Marcia Pessanha's Blog
However, America is filled with homes that are inspired by numerous cultures, their styles spanning centuries of innovation. America is a melting pot and its houses are no exception. As a result, many homes are a blend of styles.
Some style blends are more successful than others. The term “McMansion” has been used to describe a type of large house that is being developed across the country. These houses typically are an assortment of features that can’t really be called a cohesive style. Another way to think of a McMansion is like choosing items off of a dollar menu--they might not fit together in a particularly tasteful way, but they’re all things you crave.
That being said, there are many styles that share similarities with McMansions that architects consider to be postmodern or “New American.” These homes are often a combination of Traditional style homes and other styles such as Greek Revival and cottage style.
Style isn’t just for looks
The style of early American architecture was heavily inspired by factors like climate and available resources. New England colonial houses were and still are built with steep roofs to shed the heavy load of snow in the winter time.
In the southwest, homes were built with adobe, or sun-dried bricks, due to the lack of other building materials. But also, adobe stays cool even on the scorching summer days faced by the southwest region of the country.
In architecture, as in all sciences, form follows function. So, it’s a good idea to keep these factors in mind when you’re shopping for your next home.
The most common styles
We’ve only just scratched the surface of the hundreds of home styles that are to be found across the country. Building such a list would require a full-length book. So here, we’re just going to mention some of the most common house architectural styles throughout the United States.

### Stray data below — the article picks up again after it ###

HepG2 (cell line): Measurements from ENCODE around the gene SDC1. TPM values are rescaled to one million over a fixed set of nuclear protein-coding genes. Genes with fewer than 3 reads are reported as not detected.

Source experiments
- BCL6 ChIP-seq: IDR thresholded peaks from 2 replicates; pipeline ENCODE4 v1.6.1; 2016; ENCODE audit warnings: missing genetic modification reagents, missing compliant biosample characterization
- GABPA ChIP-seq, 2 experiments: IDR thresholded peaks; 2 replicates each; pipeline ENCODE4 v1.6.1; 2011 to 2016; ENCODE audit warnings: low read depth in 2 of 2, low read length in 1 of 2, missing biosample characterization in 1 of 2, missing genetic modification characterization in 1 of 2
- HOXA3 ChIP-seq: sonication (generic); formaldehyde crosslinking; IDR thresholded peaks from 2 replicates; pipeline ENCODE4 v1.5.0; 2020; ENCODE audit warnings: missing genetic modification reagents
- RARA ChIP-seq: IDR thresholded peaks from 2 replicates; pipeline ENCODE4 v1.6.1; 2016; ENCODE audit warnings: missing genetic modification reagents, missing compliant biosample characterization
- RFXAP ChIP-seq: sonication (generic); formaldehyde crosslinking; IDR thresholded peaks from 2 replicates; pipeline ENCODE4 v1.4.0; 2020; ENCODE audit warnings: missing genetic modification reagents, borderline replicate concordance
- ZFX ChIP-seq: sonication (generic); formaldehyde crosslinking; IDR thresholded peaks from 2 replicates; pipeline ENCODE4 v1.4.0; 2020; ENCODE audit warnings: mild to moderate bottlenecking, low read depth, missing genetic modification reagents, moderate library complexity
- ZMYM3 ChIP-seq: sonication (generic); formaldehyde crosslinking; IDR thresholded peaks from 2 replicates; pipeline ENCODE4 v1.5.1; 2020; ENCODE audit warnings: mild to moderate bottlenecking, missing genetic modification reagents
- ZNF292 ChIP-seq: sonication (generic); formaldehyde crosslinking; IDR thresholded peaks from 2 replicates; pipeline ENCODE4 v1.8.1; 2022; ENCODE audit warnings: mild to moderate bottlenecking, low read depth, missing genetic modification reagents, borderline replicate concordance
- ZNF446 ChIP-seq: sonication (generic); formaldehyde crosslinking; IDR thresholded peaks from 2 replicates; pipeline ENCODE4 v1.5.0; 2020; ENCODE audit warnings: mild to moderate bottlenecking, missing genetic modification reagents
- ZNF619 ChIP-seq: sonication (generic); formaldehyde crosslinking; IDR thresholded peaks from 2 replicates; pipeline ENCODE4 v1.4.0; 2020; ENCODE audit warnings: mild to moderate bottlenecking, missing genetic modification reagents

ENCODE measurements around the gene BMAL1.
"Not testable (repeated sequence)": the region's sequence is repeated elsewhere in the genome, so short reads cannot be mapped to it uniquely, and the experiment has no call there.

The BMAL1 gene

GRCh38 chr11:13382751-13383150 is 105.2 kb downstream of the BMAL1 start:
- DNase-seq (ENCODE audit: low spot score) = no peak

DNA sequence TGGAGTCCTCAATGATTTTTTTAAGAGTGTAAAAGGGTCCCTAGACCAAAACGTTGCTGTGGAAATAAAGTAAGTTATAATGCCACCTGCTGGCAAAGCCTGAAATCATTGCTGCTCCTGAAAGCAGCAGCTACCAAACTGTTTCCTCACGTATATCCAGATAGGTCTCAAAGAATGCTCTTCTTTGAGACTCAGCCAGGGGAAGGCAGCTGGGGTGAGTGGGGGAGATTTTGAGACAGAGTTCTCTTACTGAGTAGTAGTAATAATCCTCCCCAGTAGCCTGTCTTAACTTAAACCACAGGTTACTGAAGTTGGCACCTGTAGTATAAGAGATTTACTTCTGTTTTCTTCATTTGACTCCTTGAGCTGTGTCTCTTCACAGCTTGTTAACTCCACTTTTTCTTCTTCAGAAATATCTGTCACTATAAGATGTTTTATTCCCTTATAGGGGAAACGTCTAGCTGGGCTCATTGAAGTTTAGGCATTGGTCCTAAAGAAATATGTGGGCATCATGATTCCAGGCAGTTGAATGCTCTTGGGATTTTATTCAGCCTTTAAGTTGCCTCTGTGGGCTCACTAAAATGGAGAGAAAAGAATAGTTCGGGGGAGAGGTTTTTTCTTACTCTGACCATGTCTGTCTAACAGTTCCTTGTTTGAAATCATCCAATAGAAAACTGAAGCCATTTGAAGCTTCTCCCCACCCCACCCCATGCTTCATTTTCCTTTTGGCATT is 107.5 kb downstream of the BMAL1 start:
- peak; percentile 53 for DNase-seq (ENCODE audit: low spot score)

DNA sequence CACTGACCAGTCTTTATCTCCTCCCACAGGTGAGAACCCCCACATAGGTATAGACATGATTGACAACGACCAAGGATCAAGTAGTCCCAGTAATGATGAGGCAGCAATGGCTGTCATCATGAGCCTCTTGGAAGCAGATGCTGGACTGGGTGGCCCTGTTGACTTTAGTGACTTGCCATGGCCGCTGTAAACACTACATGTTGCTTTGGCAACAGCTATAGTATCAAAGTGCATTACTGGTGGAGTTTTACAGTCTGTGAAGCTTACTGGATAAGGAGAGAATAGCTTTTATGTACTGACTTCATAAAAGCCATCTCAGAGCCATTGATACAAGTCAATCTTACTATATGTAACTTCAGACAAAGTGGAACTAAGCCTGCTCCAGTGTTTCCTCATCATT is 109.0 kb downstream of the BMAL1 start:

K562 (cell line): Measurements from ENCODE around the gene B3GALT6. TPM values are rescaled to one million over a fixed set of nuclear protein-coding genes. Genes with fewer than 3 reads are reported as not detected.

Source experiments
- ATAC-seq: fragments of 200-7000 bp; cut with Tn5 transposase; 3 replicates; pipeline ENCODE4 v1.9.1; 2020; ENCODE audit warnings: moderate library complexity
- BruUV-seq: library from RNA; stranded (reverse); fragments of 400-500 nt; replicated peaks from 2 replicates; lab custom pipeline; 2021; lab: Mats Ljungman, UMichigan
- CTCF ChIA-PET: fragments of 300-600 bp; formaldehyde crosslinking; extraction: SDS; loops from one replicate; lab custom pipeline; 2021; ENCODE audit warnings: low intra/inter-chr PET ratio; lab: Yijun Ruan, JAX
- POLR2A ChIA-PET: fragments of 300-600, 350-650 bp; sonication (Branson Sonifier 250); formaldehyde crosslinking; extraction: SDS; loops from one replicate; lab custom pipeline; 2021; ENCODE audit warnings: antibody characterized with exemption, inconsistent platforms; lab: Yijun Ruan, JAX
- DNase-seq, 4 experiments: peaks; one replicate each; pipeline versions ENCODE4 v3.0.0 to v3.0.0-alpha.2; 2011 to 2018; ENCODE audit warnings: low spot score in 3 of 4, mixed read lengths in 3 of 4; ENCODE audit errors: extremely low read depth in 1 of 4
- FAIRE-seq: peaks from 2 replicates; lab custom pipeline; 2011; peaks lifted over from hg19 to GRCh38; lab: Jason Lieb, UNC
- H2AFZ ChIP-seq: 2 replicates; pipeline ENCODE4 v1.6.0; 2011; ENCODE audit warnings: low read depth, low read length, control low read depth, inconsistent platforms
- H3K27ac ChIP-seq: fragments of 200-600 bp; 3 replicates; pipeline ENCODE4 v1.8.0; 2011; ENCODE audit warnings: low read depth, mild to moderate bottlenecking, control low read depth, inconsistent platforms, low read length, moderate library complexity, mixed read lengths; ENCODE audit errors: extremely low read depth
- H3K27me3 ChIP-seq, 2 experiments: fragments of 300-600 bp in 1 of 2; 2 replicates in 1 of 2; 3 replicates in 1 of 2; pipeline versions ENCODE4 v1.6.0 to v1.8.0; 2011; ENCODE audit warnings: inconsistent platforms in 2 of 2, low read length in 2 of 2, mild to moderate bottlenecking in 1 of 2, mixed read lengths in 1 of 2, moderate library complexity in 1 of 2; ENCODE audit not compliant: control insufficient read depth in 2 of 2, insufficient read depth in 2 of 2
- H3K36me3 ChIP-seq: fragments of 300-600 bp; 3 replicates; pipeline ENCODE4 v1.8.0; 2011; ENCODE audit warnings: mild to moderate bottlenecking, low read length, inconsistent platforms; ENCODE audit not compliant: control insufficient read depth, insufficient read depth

Cape Cod. This early colonial home style has changed a bit over the years, becoming bigger and incorporating additions and garages. However, one aspect that most Cape Cod houses have in common is the symmetry between the doors and windows. Cape style houses have two windows on the left, a front door in the center, and two windows on the right. The siding was traditionally made from wooden shingles, but in modern day they can be made from a number of materials, including stone, brick, and vinyl.
Revival. Revival houses attempt to bring back certain characteristics of historical buildings. Greek revival is common in affluent suburbs of the United States. They are typically painted white, include large white columns at the entry way, and are at least two floors. Gothic Revival omits the columns and adds ornate trim along its steep roof edges. They are typically made from brick, especially dark red in color.
Dutch Colonial. The most obvious indicator that you might be looking at a Dutch style house is the roof which usually has two different pitch angles and flared eaves. These homes originated in New York and New Jersey but have since spread across the Mid-Atlantic and New England areas of the United States.
Craftsman. Originating in Southern California, the craftsman style home is a bit trickier to identify than more traditional styles. However, they’re making a big comeback due to their notable interior designs. This includes exposed roof rafters, detailed interior woodwork, and large, single-paned windows that let in lots of natural light.